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Operations Management MD021

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**1. **Operations Management (MD021) Inventory Management

**2. **Agenda Inventory Definitions
Processes for Inventory Management
Economic Order Quantity Inventory Models
Reorder Point/Reorder Quantity Inventory Models
Single Period Inventory Models

**3. **Inventory Definitions

**4. **Inventory is a stock or store of goods

**5. **Each firm carries types of inventories relevant to its production demands Raw materials & purchased parts
Partially completed goods – called work in process (WIP)
Finished-goods inventories
manufacturing firms
Merchandise
retail stores

**6. **Each firm carries types of inventories relevant to its production demands Replacement parts, tools, & supplies
Goods-in-transit to warehouses or customers

**7. **Inventory is carried for many different reasons across different industries To meet anticipated demand
Meeting demand in a timely manner enhances customer satisfaction
Smooth production requirements across seasons
Produce one season, sell in next (or throughout year)
To decouple successive operations and maintain continuity of production
Protects against machine breakdowns
To protect against stock-outs
Vendors do not always deliver on time

**8. **Inventory is carried for many different reasons across different industries To take advantage of order cycles to minimize purchasing and inventory costs
Minimum order size requirements, full truck loads
To help hedge against price increases
Buy now at low price, store goods for future use
To permit operations to operate
Operations require a certain amount of WIP inventory
To take advantage of quantity discounts
Vendors often give discounts when ordering large quantities

**9. **Operations Strategy Having too much inventory is not good
Tends to hide problems
Makes it easier to live with (i.e. ignore) problems than to eliminate them
Costly to maintain large stocks of inventories
Opportunity costs of potentially doing something else with the money tied up in inventory
Wise objectives
Reduce lot sizes
Reduce safety stock
Reduce ordering costs and holding costs
These are difficult to calculate, and often underestimated, leading to higher order sizes

**10. **Objective of Inventory Control To achieve satisfactory levels of customer service while keeping inventory costs (costs of ordering and carrying inventory) within reasonable bounds

**11. **Processes for Inventory Management

**12. **An effective inventory management approach will have certain information A system to keep track of inventory on hand and on order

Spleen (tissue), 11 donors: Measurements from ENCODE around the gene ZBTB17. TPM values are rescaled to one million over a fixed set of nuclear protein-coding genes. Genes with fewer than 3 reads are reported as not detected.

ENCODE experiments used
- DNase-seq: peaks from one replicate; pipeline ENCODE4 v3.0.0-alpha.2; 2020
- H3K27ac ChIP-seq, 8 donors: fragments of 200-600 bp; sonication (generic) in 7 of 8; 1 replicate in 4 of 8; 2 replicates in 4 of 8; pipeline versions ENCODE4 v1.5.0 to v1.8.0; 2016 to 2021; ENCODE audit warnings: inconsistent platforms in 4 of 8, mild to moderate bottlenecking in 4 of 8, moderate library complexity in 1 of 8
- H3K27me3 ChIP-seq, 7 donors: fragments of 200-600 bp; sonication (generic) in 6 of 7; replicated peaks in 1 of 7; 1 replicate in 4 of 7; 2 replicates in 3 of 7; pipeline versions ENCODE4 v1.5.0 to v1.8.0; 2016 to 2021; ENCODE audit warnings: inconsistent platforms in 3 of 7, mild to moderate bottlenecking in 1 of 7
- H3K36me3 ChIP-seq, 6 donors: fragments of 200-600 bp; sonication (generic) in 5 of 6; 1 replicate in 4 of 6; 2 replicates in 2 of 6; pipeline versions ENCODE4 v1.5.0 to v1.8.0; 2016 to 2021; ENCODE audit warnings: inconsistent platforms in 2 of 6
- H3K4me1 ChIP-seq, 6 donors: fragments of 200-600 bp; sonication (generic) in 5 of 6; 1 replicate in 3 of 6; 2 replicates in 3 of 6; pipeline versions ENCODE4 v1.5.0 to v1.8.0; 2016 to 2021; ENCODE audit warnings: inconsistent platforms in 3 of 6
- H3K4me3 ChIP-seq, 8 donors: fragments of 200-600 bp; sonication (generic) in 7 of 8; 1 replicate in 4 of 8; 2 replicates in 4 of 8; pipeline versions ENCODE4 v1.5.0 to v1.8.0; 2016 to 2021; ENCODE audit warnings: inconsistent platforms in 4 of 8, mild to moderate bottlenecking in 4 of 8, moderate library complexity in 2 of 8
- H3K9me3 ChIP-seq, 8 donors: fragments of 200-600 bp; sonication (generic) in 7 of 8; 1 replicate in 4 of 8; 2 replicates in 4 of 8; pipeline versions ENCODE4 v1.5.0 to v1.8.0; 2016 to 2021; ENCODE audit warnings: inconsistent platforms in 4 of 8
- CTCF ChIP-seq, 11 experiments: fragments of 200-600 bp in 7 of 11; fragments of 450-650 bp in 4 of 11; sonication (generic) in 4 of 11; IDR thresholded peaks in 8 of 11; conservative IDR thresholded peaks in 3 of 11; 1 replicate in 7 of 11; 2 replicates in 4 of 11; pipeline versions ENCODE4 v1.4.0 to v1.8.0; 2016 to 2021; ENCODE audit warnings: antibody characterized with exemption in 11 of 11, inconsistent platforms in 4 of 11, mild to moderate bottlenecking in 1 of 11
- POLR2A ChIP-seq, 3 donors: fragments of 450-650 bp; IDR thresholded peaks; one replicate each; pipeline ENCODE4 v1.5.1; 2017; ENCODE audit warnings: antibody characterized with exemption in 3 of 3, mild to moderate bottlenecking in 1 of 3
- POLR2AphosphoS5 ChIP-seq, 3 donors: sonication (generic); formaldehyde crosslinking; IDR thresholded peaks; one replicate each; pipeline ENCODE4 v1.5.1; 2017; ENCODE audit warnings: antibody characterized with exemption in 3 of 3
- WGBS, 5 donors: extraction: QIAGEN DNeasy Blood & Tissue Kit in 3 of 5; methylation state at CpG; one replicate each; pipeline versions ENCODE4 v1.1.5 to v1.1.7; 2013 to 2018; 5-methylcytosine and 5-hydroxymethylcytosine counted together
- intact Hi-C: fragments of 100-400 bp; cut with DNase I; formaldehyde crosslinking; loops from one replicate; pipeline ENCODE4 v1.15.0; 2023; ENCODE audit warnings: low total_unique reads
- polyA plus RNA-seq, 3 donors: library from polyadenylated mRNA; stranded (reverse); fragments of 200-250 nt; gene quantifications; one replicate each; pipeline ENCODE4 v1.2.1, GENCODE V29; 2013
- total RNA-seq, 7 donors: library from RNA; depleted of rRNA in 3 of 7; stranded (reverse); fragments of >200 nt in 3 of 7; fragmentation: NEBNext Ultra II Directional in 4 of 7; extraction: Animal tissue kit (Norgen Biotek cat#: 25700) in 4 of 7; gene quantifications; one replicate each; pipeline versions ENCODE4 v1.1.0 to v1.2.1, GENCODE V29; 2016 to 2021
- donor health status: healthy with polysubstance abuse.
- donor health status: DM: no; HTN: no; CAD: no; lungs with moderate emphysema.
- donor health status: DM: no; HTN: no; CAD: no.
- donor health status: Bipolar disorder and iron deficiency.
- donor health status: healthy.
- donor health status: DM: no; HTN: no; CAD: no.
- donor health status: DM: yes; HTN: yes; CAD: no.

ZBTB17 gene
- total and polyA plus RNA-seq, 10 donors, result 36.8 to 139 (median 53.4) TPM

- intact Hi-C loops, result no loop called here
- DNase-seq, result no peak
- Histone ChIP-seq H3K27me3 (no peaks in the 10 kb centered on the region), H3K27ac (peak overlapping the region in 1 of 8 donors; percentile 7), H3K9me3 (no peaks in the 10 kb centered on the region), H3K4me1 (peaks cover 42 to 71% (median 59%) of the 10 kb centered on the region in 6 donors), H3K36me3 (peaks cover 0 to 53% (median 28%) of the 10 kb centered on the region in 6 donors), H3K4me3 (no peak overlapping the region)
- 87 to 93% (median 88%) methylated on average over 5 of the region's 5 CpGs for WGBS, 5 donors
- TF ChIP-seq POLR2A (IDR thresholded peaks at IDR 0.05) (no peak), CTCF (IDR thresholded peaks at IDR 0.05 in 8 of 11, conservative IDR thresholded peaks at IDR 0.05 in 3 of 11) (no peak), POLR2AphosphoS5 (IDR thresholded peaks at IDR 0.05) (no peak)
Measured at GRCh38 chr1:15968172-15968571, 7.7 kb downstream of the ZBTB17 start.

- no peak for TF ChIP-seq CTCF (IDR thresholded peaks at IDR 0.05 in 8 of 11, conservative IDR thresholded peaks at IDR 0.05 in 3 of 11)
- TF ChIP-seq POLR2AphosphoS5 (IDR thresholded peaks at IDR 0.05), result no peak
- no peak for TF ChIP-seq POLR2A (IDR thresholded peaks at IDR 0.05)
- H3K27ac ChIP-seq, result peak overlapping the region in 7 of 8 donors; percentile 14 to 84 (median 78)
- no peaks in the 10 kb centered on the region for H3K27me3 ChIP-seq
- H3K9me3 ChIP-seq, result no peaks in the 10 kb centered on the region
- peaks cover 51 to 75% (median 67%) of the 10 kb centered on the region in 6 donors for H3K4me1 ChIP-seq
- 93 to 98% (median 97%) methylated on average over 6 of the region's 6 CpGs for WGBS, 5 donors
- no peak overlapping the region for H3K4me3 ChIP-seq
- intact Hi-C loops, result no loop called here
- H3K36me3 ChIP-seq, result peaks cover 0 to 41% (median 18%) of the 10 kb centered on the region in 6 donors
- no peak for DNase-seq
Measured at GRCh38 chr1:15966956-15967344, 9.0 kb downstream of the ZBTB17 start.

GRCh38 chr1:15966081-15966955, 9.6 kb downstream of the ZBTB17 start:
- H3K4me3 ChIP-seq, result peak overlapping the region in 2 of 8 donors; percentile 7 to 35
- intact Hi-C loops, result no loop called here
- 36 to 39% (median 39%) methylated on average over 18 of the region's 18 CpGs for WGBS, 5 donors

A reliable forecast of demand
Knowledge of order lead times and lead time variability
Reasonable estimates of
Holding costs
Ordering costs
Shortage costs
A classification system for inventory items

**13. **Inventory Counting Systems Periodic System
Physical count of items made at periodic intervals
Walgreens (1987) – manager walked around weekly, ordered everything needed across whole store
Perpetual Inventory System
System that keeps track of removals from inventory continuously, thus monitoring current levels of each item
2005 – grocery store scanners (bar codes)
2005 – RFID-based systems

**14. **Perpetual inventory counting systems range from low-tech to high-tech Two-Bin System - Two containers of inventory; reorder when the first bin is empty
Universal Product Code (UPC) – Bar code printed on a label that has information about the item to which it is attached
Radio Frequency Identification (RFID) – Computer chip embedded in a label on side of package, cases, or pallets

**15. **Radio Frequency Identification (RFID) used in tags, chips, implants, and wristbands

**16. **RFID tags are activated by RFID reader devices

**17. **Example of RFID Use: Metro Future Store

**18. **Example of RFID Use: Metro Future Store

**19. **Lead time must be matched against expected demand Lead time: time interval between ordering and receiving the order
If we expect that demand will occur on a certain day in the future, we will need to place an order several days earlier, and account for:
Lead time
Lead time variability

**20. **Managers must estimate several types of inventory-related costs Holding (carrying) costs: cost to carry an item in inventory for a length of time, usually a year
Annual cost of 20%-40% of value (unit price) of an item
Ordering costs: costs of ordering and receiving inventory
fixed dollar amount per order, regardless of order size
Shortage costs: costs when demand exceeds supply
difficult to calculate – often assumed

**21. **ABC Classification System Classifying inventory according to some measure of importance and allocating control efforts accordingly.
A - very important
B - mod. important
C - least important

**22. **Cycle Counting A physical count of items in inventory. Counts are conducted periodically.
A items counted frequently
B items counted less frequently
C items counted least frequently
Cycle counting management trades off inventory accuracy against costs of counting
How much accuracy is needed?
When should cycle counting be performed?
Who should do it?

**23. **Economic Order Quantity Inventory Models

**24. **Economic Order Quantity (EOQ) Models Economic order quantity (EOQ) model
Economic production quantity (EPQ) model
Quantity discount model

**25. **Assumptions of EOQ Model Only one product is involved
Annual demand requirements are known
Demand is even throughout the year
Lead time does not vary